This is the video of the seminar I gave in Oxford earlier this month that The Guardian’s George Monbiot attended. George then wrote the feature “It’s in all our interests to understand how to stop another Great Depression”, which briefly propelled the new edition of Debunking Economics to No. 89 on Amazon UK’s Bestseller list.
Given that my audience included academic economists–from PhD students to Professors of some note–I went into more depth on the modelling I have done of Minsky’s Financial Instability Hypothesis than I normally do in public talks. The discussion I had afterwards is also recorded, which is why the video is so lengthy.
One part of the discussion that I found quite notable was that, even after showing empirical evidence on the impact that rising and then falling private debt had on the economy both now and during the Great Depression, I couldn’t convince several of the academics in the audience of the importance of private debt: they kept coming back to “one person’s debt is another person’s asset, therefore the level of debt doesn’t matter”. They therefore argued vehemently that the distribution of debt was important, but its aggregate level was irrelevant.
I tried to point out that since the rate of change of debt contributes to aggregate demand (for both newly produced goods & services, and existing assets), then the change in debt matters, but I made no headway at all with the argument.
As I noted at the end, maybe I’d better come back for a longer seminar then. The point I would make, in much more detail, is that even if one accepted that the level of debt can be anything at all without having macroeconomic consequences on its own (which I don’t accept–at some level of debt, debts can’t be repaid and both creditor and debtor fail in a chain reaction of bankruptcies), the rate of change of debt and its acceleration do matter. This in turn gives the level of debt an imputed relevance, since at a low level of debt the rate of acceleration of debt can be both positive and quite high, while at higher levels of debt it will generally be low and can be substantially negative–just as a car’s acceleration can be very high and positive when the car is moving slowly, but will be low and potentially very negative when the car is travelling at a high speed.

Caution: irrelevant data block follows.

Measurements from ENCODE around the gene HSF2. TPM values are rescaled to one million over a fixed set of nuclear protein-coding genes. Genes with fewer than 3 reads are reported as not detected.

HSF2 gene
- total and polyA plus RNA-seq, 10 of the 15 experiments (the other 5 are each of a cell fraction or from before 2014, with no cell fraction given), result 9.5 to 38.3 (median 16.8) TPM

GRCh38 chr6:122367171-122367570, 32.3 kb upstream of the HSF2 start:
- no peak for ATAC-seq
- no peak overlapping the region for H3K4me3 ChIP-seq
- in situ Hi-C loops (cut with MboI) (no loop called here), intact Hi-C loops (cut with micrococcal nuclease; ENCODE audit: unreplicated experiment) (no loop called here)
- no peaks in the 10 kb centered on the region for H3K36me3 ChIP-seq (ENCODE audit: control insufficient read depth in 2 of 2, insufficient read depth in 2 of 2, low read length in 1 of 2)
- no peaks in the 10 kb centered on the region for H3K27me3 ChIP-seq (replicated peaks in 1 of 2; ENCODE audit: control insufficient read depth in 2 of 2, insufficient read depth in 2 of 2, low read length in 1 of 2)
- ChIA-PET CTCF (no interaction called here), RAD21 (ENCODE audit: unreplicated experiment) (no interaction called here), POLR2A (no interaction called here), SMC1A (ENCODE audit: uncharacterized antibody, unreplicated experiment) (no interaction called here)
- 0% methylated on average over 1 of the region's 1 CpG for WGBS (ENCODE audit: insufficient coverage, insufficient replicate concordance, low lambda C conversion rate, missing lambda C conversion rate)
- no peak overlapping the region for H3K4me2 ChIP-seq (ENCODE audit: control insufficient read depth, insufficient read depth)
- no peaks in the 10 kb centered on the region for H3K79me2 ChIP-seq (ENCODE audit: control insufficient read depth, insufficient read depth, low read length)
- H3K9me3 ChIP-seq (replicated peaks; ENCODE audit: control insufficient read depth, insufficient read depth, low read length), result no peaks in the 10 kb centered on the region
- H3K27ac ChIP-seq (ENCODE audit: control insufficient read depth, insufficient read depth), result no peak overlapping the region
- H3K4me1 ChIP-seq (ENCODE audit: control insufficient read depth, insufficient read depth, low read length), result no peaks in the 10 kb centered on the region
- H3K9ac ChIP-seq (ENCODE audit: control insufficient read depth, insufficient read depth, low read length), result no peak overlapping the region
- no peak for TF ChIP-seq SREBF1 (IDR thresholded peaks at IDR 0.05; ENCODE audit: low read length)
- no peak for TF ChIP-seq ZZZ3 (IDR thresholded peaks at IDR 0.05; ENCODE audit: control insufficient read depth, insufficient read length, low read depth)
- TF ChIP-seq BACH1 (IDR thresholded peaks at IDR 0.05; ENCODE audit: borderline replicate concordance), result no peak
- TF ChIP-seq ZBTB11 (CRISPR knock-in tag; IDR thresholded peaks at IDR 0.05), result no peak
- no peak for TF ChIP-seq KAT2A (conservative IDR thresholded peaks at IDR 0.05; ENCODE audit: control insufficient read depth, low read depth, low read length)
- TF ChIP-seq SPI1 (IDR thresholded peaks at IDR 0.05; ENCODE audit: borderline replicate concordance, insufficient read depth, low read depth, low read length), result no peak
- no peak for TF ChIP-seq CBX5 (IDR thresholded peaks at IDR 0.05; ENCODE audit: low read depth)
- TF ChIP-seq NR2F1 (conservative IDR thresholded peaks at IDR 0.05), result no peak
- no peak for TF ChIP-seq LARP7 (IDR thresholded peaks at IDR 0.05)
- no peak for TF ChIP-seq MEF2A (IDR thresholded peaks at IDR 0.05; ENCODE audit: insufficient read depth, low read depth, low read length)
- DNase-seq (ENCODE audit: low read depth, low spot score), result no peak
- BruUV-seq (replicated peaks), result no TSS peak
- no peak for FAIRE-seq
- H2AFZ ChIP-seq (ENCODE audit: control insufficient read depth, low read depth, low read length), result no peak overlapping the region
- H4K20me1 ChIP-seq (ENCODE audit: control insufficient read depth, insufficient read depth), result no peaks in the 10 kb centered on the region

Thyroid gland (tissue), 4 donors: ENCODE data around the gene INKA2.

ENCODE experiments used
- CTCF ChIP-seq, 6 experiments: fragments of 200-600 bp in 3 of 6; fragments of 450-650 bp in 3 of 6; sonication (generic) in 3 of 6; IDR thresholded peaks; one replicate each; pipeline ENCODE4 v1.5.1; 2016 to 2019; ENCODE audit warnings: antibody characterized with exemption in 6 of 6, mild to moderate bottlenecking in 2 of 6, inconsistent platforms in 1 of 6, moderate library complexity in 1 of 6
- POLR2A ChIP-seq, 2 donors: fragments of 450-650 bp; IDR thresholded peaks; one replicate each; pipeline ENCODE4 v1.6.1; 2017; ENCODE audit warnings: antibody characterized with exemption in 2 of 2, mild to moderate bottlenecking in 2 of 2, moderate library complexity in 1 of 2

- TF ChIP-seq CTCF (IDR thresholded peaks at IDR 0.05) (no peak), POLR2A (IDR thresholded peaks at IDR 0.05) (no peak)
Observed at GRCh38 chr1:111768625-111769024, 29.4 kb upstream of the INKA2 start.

I hope that argument would get through, but there’s a lesson to be learnt in the failure of my argument on the day to get past economic a‑prioris–even amongst economists who were quite sympathetic to my overall critical attitude to neoclassical economics. This is that a static mindset is so much a part of economic thinking that the “slice of time” consideration that “one person’s debt now is another person’s asset now” completely dominated how they thought about the macroeconomic impact of debt.
I would have left that seminar somewhat deflated if George hadn’t been in the audience. But of course his presence there, and his subsequent column, made it all worthwhile–and helped the first print run run out in a couple of weeks (hence the delay in getting copies to some blog subscribers and CfESI Partners and Fellows; they’ll be on their way–and as signed copies to make up for the delay–after I get to England again in mid-November)
If you’re not a regular reader of Monbiot, you’re missing some real gems of both commentary and journalism. Being an Australian, I have almost no idea of who Christopher Booker is, but George’s hatchet job on him in The superhuman cock-ups of Christopher Booker in his blog today is a gem of a piece.